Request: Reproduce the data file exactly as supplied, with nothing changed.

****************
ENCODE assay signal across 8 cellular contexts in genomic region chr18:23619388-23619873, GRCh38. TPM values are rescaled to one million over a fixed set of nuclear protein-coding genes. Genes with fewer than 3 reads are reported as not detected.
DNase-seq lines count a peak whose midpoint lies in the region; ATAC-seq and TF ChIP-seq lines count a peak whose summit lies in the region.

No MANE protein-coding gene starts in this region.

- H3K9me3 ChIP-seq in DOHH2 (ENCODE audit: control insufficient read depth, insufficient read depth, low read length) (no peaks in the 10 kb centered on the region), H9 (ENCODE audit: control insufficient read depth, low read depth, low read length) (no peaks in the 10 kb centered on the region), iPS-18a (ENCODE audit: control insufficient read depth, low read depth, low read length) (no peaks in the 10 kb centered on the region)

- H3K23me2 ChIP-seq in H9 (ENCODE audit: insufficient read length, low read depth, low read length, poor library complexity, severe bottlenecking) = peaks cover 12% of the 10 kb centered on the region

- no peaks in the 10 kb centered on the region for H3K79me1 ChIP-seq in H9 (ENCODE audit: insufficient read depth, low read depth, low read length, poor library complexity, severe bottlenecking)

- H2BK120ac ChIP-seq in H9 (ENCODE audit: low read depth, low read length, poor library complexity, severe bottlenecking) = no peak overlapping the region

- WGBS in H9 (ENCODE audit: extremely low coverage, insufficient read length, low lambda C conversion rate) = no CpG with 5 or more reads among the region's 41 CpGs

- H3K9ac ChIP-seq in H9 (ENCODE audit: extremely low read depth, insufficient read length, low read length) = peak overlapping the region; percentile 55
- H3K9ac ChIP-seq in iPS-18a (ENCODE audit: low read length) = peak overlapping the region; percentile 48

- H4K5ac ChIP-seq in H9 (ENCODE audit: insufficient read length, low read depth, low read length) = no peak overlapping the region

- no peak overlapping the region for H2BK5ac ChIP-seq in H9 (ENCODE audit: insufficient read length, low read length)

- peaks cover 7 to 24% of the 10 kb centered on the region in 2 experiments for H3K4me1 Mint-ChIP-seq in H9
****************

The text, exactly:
ENCODE assay signal across 8 cellular contexts in genomic region chr18:23619388-23619873, GRCh38. TPM values are rescaled to one million over a fixed set of nuclear protein-coding genes. Genes with fewer than 3 reads are reported as not detected.
DNase-seq lines count a peak whose midpoint lies in the region; ATAC-seq and TF ChIP-seq lines count a peak whose summit lies in the region.

No MANE protein-coding gene starts in this region.

- H3K9me3 ChIP-seq in DOHH2 (ENCODE audit: control insufficient read depth, insufficient read depth, low read length) (no peaks in the 10 kb centered on the region), H9 (ENCODE audit: control insufficient read depth, low read depth, low read length) (no peaks in the 10 kb centered on the region), iPS-18a (ENCODE audit: control insufficient read depth, low read depth, low read length) (no peaks in the 10 kb centered on the region)

- H3K23me2 ChIP-seq in H9 (ENCODE audit: insufficient read length, low read depth, low read length, poor library complexity, severe bottlenecking) = peaks cover 12% of the 10 kb centered on the region

- no peaks in the 10 kb centered on the region for H3K79me1 ChIP-seq in H9 (ENCODE audit: insufficient read depth, low read depth, low read length, poor library complexity, severe bottlenecking)

- H2BK120ac ChIP-seq in H9 (ENCODE audit: low read depth, low read length, poor library complexity, severe bottlenecking) = no peak overlapping the region

- WGBS in H9 (ENCODE audit: extremely low coverage, insufficient read length, low lambda C conversion rate) = no CpG with 5 or more reads among the region's 41 CpGs

- H3K9ac ChIP-seq in H9 (ENCODE audit: extremely low read depth, insufficient read length, low read length) = peak overlapping the region; percentile 55
- H3K9ac ChIP-seq in iPS-18a (ENCODE audit: low read length) = peak overlapping the region; percentile 48

- H4K5ac ChIP-seq in H9 (ENCODE audit: insufficient read length, low read depth, low read length) = no peak overlapping the region

- no peak overlapping the region for H2BK5ac ChIP-seq in H9 (ENCODE audit: insufficient read length, low read length)

- peaks cover 7 to 24% of the 10 kb centered on the region in 2 experiments for H3K4me1 Mint-ChIP-seq in H9